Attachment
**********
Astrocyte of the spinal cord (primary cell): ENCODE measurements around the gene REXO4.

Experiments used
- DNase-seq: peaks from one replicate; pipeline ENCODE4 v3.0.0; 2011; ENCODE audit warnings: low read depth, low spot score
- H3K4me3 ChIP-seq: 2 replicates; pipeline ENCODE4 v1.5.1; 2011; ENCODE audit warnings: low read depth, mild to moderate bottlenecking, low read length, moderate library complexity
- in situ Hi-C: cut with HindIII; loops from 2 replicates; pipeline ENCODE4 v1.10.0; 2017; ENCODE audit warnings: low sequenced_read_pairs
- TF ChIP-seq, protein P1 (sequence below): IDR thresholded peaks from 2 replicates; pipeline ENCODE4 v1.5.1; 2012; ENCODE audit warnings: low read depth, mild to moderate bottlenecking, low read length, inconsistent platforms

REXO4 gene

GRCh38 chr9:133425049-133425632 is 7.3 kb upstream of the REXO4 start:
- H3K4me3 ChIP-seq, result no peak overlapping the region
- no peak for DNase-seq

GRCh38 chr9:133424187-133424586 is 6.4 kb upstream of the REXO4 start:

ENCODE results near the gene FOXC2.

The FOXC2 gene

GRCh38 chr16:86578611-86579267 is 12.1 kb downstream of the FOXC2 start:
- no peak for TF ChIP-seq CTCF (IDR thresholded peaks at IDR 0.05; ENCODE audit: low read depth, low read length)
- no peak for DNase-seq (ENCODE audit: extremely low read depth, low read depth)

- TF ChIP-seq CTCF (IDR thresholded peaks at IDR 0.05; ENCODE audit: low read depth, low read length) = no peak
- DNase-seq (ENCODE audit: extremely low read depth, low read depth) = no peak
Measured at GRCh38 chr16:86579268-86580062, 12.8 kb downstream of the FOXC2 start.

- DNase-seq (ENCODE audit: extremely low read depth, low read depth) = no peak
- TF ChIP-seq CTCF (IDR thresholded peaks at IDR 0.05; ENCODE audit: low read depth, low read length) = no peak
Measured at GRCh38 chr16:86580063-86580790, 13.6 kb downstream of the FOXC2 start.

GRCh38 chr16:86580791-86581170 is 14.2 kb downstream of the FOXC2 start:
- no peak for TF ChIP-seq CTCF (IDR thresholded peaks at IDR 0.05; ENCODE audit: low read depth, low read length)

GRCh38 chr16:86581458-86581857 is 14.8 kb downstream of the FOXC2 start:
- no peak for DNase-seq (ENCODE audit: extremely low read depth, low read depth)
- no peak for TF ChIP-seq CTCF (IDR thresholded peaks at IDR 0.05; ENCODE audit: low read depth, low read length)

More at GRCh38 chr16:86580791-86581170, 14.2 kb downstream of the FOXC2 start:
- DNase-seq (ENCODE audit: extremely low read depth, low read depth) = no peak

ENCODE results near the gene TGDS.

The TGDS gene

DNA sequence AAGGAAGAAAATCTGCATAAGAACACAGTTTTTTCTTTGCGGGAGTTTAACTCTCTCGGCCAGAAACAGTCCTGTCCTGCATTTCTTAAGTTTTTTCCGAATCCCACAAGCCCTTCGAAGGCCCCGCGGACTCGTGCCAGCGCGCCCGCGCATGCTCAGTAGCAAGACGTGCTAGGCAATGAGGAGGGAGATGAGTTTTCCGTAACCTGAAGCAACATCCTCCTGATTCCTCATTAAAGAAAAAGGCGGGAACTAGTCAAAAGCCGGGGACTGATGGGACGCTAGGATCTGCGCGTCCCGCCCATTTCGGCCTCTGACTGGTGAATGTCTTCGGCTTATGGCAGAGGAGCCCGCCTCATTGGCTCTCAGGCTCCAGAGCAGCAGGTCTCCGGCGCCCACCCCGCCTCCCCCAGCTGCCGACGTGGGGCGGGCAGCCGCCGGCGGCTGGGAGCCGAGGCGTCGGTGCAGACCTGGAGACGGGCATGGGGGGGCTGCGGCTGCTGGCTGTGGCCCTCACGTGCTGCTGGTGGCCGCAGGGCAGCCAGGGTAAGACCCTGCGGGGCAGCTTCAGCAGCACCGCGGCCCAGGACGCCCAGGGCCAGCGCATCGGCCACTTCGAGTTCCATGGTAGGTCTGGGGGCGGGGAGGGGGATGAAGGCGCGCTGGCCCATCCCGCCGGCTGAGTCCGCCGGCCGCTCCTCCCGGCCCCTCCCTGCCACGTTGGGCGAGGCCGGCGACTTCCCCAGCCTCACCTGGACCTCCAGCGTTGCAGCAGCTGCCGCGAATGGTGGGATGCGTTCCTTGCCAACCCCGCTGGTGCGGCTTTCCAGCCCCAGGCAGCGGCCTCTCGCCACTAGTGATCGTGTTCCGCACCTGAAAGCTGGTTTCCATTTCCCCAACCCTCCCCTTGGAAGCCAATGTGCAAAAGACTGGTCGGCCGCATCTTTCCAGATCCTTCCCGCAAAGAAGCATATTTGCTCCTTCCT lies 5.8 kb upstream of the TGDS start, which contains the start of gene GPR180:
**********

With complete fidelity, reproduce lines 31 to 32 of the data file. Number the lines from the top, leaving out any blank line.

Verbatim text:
The TGDS gene

DNA sequence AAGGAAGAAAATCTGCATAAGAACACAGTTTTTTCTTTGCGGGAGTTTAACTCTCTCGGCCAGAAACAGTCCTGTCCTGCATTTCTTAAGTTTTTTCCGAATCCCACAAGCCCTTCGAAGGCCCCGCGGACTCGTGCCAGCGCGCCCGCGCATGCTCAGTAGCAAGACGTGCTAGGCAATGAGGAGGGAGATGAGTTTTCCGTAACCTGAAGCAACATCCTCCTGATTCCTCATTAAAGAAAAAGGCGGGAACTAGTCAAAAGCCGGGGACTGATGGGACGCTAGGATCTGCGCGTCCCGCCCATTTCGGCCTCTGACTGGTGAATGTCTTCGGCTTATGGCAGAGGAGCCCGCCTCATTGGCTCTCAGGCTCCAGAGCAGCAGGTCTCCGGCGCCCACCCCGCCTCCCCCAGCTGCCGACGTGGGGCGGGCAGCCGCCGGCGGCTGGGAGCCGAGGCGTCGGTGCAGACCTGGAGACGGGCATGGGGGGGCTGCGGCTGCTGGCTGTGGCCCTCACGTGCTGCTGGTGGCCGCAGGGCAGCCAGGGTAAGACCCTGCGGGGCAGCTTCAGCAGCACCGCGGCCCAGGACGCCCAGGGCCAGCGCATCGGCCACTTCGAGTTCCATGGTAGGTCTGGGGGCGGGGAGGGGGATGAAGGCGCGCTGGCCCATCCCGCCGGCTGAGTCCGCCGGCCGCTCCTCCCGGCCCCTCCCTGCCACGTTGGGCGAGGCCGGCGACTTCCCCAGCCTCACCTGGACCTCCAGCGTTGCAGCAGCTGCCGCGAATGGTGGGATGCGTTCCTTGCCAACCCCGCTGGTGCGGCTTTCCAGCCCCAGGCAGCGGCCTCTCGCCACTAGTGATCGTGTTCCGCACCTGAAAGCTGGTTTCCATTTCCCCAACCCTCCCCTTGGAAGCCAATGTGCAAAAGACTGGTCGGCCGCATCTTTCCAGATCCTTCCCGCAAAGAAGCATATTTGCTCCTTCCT lies 5.8 kb upstream of the TGDS start, which contains the start of gene GPR180: